1. Protoplanet migration. A magnetic torque associated with the magnetic field linking a giant, gaseous protoplanet to its host pre-main-sequence star can halt inward protoplanet migration. This torque results from a toroidal magnetic field generated from the star’s poloidal (dipole) field by the twisting differential motion between the star’s rotation and the protoplanet’s revolution. Outside the corotation radius, where a protoplanet orbits slower than its host star spins, this torque transfers angular momentum from the star to the protoplanet, halting inward migration. Necessary conditions for angular momentum transfer include the requirement that the Alfvén speed in the region magnetically linking a protoplanet to its host star exceeds the protoplanet’s orbital speed. In addition, the timescale for Ohmic dissipation must exceed the protoplanet’s orbital period to ensure that the protoplanet is magnetically coupled to its host star. Inwardly migrating gaseous protoplanets can be expected to “pile up” very close to their central stars, as is indeed observed for extrasolar planets. The characteristic timescale required for a magnetic torque to transfer angular momentum outward from a more rapidly spinning central star to a magnetically coupled protoplanet is found to be comparable to planet-forming disk lifetimes and protoplanet migration timescales.
2. History of Science. Topics include the comet of Bethlehem and the mechanics of Nicole Oresme.
Stellar Photospheres. A stellar photosphere describes an outer layer of a star where the photons, after working their way out from the energy generating stellar core, finally escape into space. Some of these photons stream towards the Earth and have much to tell us about the physical conditions in stellar envelopes, particularly when collected by instruments with high spectral and spatial resolution. A star's evolution is controlled by fundamental parameters such as its mass, composition, rotation, and rate of mass-loss. The analysis of stellar photospheres constrains these parameters and tests state-of-the-art stellar models. The measurement of stellar photospheres is now being revolutionized by long-baseline interferometry which is for the first time producing spatially resolved, model-independent images of stars other than the Sun and yielding new insights.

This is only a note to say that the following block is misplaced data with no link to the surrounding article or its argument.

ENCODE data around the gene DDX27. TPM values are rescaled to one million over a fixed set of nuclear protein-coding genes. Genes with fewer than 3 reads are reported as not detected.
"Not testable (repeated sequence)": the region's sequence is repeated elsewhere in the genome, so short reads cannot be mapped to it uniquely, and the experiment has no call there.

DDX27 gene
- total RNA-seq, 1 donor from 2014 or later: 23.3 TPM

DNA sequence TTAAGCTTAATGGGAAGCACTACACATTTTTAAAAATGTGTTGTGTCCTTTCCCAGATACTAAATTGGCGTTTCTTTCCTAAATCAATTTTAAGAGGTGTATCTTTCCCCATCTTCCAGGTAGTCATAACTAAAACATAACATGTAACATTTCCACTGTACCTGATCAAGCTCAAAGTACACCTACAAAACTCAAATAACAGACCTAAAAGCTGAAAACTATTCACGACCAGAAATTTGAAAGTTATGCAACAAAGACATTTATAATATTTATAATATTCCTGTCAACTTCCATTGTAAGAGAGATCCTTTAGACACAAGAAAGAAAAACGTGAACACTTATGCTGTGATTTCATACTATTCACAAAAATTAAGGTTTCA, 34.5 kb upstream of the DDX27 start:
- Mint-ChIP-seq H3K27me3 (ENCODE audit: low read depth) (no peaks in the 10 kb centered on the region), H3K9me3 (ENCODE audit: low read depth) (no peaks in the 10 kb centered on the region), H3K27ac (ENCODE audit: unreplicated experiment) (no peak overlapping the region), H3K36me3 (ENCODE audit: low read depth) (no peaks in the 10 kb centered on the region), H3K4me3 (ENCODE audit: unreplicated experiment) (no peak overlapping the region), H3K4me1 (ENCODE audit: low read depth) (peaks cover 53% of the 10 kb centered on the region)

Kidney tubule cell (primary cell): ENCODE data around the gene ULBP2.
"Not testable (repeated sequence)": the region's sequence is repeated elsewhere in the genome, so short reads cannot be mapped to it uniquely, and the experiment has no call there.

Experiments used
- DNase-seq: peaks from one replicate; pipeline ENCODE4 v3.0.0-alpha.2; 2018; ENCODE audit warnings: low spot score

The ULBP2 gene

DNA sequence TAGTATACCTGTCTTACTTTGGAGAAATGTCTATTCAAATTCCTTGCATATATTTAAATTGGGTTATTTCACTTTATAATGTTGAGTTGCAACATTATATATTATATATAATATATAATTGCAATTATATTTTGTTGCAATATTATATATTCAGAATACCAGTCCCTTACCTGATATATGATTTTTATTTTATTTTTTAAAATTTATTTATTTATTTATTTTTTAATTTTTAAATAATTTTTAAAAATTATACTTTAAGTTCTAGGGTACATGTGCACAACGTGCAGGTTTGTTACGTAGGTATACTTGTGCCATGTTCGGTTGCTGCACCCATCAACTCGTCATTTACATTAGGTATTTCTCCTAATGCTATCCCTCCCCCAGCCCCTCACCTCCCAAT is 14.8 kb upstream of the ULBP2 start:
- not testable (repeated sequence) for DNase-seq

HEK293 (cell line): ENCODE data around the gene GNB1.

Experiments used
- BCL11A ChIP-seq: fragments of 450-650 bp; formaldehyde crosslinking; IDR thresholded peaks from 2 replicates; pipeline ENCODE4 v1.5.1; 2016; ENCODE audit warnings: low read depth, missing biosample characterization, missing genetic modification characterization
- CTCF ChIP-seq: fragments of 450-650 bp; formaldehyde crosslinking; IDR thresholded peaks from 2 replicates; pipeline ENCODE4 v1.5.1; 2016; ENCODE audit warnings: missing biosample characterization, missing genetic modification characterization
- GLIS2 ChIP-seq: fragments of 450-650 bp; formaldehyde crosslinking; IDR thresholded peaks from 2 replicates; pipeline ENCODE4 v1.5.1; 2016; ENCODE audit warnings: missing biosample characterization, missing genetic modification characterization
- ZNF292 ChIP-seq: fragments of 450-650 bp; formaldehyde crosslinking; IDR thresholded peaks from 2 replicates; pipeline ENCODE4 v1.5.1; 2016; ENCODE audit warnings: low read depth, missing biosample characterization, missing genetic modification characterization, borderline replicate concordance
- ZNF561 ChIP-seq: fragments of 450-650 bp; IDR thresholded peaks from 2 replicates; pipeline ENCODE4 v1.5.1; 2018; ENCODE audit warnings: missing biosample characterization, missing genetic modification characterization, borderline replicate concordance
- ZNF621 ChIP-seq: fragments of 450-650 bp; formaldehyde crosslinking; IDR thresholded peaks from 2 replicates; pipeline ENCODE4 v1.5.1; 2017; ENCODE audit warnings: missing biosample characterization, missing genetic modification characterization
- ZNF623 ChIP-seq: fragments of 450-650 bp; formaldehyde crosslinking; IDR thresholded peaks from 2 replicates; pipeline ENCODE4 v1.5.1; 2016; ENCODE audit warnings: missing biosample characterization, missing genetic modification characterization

Associate Professor, SP Program Coordinator
Dr. Jason Aufdenberg is a physical sciences associate professor and SP program coordinator in the Physical Sciences Department of Embry-Riddle Aeronautical University, Daytona Beach College of Arts & Sciences.
Edwin Mierkiewicz’s research focuses on the development and application of optical instrumentation for the study of terrestrial aeronomy, solar system astronomy, and the physics of the interstellar medium.